In 2012, along with his colleagues at BANNS, Woods curated The Secret Codes: Contemporary African Nova Scotian Narrative and Picture Quilts. The exhibition featured twenty-five quilts by members of the Vale Quiltmakers Association from the New Glasgow area of Nova Scotia, and explored quilting as a vehicle for storytelling. According to the exhibition, The Secret Codes “refers to the use of quilts as a subversive medium to guide escaping slaves to the Underground Railroad” (UNB Art Centre 2014). Historians debate whether this actually occurred; however, quilting is an important art form within African American cultures. Examples include Harriet Powers’s pictorial quilts, which fuse Christian narratives with Fon symbolism and Abomey appliqué techniques, and the pieced quilts of salvaged materials crafted by Loretta Pettway, Mary Lee Bendolph, and other quilters—many the descendants of enslaved individuals—living in rural Gee’s Bend, Alabama. We might also think of the story quilts of Ringgold and the contemporary work of Sanford Biggers, who reinvents antique quilts through the application of paint or ornamentation, or by reshaping them to tell a new narrative.

Nearly ten years later, The Secret Codes was revived for a cross-country tour in 2022 with shows at the Confederation Centre Art Gallery (Charlottetown, PEI), the National Black Canadians Summit (Halifax, NS), the Quilt Canada national conference (Halifax, NS), and the Textile Museum of Canada (Toronto, ON). Filmmaker Sylvia D. Hamilton lauds Woods’s contributions to the community, noting that he has “has worked tirelessly for years to uncover early Black artists in Nova Scotia—to say, ‘Yes, we have always created art, and here are the artists’. . . . It is rare to find a visual artist who undertakes such curatorial work, and at the same time does his own work” (Parris 2018).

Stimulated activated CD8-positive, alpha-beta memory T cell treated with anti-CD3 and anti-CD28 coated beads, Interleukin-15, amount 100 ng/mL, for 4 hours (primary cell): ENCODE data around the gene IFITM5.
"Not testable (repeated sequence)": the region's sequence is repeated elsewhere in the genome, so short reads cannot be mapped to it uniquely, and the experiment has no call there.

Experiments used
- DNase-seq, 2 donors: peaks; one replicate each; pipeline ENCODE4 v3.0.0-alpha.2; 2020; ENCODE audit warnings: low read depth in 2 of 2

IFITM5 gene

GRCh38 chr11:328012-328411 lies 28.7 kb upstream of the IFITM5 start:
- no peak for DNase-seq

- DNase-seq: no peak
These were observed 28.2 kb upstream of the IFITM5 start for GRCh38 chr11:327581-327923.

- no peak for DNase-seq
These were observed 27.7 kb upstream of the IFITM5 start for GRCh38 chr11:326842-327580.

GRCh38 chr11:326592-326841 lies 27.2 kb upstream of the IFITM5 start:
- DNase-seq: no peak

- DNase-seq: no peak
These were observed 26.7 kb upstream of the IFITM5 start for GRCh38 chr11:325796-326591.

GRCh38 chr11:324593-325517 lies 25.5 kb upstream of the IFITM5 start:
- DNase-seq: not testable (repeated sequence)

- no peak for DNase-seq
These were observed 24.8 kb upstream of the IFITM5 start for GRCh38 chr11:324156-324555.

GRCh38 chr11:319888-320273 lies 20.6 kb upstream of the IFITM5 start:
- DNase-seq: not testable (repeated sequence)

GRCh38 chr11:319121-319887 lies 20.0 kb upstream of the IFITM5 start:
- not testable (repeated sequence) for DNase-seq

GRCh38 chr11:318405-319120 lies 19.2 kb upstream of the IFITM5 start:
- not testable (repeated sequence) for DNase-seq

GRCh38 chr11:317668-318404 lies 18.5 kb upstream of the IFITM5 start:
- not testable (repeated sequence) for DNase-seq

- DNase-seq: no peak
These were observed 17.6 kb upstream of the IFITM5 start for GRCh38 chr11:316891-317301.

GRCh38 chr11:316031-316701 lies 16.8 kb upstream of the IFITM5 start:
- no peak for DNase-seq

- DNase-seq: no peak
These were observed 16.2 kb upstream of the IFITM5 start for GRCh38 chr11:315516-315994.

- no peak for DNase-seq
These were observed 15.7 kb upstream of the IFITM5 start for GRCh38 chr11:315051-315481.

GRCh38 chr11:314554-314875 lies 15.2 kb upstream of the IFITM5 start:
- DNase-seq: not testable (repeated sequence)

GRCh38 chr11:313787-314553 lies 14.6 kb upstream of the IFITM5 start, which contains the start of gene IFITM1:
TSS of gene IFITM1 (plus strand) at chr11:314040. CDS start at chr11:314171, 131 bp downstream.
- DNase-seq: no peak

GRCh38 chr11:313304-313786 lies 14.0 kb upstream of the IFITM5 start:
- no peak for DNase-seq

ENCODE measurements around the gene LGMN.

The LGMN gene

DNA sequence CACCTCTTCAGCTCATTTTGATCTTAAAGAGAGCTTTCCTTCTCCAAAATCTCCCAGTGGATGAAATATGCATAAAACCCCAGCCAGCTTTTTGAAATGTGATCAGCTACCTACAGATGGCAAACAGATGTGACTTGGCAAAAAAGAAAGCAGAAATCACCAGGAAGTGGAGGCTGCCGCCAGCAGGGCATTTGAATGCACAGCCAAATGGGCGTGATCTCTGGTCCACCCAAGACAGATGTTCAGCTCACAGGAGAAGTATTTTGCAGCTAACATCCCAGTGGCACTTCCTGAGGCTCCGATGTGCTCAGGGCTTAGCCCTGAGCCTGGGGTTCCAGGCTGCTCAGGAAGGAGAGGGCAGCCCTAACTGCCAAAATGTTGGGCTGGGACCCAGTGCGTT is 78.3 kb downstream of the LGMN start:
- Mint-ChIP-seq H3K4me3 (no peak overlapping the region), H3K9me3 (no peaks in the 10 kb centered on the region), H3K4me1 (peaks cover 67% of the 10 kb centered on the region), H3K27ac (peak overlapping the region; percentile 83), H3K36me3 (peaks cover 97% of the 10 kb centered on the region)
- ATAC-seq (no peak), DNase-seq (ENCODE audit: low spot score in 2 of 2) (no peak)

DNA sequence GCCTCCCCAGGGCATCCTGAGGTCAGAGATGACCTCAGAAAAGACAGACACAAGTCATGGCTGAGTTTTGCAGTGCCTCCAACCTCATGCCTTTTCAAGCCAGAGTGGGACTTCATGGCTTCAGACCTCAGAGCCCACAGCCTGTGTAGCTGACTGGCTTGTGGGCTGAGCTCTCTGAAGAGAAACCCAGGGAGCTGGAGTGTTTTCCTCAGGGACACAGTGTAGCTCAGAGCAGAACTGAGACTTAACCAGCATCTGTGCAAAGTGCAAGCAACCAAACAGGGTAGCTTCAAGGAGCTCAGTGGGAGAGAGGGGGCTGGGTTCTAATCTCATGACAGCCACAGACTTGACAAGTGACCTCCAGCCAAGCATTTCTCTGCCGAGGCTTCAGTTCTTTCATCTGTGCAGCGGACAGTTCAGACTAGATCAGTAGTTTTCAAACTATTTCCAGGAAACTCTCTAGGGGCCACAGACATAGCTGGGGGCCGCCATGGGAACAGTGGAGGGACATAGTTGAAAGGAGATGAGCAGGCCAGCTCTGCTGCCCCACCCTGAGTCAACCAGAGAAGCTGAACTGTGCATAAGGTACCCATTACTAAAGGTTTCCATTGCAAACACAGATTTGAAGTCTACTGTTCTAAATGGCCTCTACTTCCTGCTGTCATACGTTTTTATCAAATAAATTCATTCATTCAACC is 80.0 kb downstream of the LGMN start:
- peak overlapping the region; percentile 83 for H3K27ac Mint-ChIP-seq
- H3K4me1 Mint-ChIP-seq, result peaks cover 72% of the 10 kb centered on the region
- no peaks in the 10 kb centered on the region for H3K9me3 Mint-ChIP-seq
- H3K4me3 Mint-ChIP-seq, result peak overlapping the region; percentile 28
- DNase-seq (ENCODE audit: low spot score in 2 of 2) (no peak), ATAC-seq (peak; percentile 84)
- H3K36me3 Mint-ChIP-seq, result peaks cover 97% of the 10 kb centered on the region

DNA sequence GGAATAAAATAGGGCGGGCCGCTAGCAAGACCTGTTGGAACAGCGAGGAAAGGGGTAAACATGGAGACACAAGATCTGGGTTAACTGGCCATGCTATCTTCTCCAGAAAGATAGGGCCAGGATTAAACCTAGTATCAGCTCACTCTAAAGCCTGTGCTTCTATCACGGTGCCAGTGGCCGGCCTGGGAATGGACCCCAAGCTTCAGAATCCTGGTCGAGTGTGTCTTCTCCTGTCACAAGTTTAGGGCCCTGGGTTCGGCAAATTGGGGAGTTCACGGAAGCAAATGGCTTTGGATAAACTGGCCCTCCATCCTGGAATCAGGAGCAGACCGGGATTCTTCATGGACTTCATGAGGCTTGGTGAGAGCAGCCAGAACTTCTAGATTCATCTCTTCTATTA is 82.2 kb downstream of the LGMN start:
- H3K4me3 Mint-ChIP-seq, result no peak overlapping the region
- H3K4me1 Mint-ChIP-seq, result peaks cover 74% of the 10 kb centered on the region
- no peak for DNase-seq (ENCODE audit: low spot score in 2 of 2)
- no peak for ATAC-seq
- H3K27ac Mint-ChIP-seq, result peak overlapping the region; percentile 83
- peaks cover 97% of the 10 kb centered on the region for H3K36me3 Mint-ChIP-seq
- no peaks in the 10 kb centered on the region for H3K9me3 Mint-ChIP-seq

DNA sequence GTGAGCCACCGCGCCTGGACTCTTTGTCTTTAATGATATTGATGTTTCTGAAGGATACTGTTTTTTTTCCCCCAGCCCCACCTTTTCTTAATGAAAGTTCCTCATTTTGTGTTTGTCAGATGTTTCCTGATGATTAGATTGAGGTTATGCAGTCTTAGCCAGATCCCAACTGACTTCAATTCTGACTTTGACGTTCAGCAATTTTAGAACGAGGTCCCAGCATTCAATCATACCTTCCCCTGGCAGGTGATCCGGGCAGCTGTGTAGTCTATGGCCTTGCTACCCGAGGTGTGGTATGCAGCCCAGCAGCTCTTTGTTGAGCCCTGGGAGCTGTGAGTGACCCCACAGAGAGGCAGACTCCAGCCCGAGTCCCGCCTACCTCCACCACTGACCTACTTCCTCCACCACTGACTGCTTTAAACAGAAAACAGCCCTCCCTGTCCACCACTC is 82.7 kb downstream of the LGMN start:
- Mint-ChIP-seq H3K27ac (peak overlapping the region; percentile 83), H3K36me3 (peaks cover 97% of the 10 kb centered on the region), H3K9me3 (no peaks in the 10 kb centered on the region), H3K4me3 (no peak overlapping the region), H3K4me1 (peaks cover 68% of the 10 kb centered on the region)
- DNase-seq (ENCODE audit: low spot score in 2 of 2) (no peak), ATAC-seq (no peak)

Hamilton herself is an important storyteller contributing to the ongoing vitality of Black communities. Her 2007 documentary, The Little Black School House, addresses the often forgotten history of Canada’s racially segregated school systems. Drawing on her own experiences in an all-Black school in Beechville, Nova Scotia, Hamilton explains her motivation for documenting this “historical amnesia,” reflecting in an interview with Brianne Howard and Sarah E.K. Smith: “It was essential for me to try to capture as many of these experiences on film as possible. So those who lived it would have some validation of what they had experienced, and so those who denied that this existed or those who had no idea, would be able to see” (Howard and Smith 2010, 64-65).

Hamilton continues:

Repurposing photographs and archival footage to use in a new manner is an important aspect of my work. Aesthetically, it was the archival footage that enabled audiences to see inside these schools, and I think this helped to concretize the memory for anyone who has attended one of these schools. This was also important for those who deny that segregated schools ever existed in Canada, as it builds a case of visual evidence. Another important part of my aesthetic strategy was the locations where I shot new footage of the old schools, often with former students returning to these locations. The old buildings became ‘‘sites of memory,’’ to use Pierre Nora’s term, and the buildings had embedded stories that I wanted to bring to light in the film. The way I structured the narration was to personify the building, to evoke those memories so that the building itself becomes a storyteller (Howard and Smith 2010, 64-45).

Watch the trailer for The Little Black School House here:


Figure 11.12 Sade Alexis, Rosemary Brown, 2021. Poster.

This poster was created by illustrator Sade Alexis in 2021 for Gordon House in celebration of Black History Month. In an Instagram post she shares “I had the pleasure of working with the folks at @gordonnhouse who commissioned me to make a piece about the late Rosemary Brown for BHM! This piece has been printed as posters and put up around the Gordon Neighbourhood house area!” (Alexis 2021). The poster features a stylized portrait of Brown, adorned with flowers from her homeland of Jamaica. Below the image is a quote by Brown: “When I fight for your freedom I am also fighting for my own freedom, and when I am fighting for my freedom I am fighting for my sisters’ and my brothers.”